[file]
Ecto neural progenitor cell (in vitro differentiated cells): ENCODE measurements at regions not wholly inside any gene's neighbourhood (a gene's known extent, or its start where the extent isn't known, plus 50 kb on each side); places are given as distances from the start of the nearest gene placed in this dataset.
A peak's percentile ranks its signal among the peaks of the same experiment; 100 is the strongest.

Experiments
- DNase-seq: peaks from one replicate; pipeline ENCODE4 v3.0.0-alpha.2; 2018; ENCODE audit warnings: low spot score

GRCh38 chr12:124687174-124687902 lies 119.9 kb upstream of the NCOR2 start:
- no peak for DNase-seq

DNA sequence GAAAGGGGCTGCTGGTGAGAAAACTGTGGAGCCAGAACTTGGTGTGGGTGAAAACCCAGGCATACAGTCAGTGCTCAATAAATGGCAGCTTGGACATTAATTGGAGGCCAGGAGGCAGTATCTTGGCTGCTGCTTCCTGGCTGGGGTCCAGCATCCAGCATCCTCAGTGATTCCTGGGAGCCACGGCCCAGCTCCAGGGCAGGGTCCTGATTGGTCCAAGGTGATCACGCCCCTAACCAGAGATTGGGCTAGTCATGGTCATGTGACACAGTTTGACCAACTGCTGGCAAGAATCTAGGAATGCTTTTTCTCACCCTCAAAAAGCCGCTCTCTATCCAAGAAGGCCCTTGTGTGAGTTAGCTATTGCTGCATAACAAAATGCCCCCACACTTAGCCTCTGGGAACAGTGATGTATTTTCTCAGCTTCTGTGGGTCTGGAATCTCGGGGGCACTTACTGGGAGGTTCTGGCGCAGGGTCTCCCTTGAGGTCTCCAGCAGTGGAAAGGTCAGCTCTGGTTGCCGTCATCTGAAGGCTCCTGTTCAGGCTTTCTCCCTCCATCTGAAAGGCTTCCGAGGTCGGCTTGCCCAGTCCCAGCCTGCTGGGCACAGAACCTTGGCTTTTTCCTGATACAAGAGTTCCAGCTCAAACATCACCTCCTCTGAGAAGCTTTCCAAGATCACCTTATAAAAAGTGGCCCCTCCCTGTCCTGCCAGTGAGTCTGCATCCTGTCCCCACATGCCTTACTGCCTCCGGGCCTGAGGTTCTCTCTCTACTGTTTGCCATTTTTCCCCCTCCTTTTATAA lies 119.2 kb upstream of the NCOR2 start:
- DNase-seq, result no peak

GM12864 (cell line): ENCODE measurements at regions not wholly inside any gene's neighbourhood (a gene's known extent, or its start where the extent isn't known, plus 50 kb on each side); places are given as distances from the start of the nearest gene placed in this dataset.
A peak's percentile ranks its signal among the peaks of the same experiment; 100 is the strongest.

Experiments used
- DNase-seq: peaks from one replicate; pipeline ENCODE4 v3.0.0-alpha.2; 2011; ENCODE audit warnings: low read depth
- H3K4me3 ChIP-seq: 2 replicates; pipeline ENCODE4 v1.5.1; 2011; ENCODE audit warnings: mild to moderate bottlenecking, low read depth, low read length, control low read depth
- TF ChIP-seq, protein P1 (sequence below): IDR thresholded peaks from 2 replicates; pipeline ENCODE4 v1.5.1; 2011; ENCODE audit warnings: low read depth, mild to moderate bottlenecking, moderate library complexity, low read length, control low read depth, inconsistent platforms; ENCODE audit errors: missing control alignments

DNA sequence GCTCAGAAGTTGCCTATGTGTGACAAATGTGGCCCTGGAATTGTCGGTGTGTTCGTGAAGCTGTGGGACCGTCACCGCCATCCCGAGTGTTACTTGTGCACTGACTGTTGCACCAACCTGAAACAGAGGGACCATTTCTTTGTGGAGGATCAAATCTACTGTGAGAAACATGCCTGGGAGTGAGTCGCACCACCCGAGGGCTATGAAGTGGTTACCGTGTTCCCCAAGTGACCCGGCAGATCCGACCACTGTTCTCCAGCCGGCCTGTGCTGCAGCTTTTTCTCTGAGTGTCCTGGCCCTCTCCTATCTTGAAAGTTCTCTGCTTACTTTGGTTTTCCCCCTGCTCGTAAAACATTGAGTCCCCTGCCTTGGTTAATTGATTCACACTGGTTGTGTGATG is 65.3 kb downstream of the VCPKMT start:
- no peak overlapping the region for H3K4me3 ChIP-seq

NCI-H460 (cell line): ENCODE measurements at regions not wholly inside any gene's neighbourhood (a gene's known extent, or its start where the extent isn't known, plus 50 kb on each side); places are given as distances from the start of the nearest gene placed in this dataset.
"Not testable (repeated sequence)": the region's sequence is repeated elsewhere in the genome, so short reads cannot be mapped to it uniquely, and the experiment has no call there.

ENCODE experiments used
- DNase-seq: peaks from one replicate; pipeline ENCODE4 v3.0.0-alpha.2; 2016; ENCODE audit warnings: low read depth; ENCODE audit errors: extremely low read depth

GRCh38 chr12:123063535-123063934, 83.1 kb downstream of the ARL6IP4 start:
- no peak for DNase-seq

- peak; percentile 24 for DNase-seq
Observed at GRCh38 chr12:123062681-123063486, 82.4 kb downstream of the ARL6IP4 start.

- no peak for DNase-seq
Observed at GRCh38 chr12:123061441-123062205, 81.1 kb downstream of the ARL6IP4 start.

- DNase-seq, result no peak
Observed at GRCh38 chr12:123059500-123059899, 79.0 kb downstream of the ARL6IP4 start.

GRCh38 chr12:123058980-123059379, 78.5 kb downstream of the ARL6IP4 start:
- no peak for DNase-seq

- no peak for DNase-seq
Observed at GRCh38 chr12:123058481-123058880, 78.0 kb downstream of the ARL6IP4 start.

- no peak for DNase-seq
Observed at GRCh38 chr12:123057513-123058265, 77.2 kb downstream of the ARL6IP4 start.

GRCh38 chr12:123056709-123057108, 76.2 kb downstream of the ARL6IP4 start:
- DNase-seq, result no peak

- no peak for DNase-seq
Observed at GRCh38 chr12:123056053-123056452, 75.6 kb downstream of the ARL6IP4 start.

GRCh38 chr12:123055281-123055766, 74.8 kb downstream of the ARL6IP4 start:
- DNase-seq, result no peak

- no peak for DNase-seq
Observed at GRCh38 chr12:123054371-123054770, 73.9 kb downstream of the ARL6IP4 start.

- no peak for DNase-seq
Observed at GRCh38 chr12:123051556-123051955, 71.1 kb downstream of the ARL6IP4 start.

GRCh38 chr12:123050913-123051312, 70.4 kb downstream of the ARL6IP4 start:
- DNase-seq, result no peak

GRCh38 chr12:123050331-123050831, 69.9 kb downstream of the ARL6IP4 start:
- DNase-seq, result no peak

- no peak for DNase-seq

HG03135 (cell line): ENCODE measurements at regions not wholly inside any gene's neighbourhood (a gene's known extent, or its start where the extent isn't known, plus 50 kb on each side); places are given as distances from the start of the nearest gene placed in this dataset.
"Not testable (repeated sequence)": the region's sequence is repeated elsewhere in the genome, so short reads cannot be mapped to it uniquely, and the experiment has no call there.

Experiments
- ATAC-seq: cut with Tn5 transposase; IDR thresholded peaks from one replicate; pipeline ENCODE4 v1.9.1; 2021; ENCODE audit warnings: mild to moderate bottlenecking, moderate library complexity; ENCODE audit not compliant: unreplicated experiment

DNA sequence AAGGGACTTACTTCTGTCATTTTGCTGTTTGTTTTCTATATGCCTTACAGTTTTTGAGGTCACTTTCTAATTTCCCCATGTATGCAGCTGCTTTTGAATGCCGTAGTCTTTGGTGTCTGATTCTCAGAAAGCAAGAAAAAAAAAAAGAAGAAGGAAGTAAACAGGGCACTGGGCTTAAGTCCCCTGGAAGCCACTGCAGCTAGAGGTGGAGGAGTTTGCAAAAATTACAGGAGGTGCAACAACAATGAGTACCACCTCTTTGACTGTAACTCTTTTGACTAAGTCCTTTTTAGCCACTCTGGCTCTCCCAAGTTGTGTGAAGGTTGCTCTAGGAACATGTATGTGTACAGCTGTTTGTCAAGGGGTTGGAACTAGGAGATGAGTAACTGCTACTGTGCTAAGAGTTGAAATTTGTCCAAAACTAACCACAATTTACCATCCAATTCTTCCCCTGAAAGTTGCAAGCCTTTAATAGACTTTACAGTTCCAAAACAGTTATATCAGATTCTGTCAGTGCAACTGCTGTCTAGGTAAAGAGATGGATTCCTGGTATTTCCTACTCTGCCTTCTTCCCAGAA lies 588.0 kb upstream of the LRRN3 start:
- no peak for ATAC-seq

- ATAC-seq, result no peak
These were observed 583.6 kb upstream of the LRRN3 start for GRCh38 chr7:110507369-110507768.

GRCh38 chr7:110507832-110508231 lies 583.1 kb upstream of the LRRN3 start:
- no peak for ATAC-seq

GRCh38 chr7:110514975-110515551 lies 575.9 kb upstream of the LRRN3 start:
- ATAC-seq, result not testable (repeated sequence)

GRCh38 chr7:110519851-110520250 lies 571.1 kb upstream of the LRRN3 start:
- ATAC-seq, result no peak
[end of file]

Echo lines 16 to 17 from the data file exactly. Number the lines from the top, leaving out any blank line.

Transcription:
- no peak overlapping the region for H3K4me3 ChIP-seq

NCI-H460 (cell line): ENCODE measurements at regions not wholly inside any gene's neighbourhood (a gene's known extent, or its start where the extent isn't known, plus 50 kb on each side); places are given as distances from the start of the nearest gene placed in this dataset.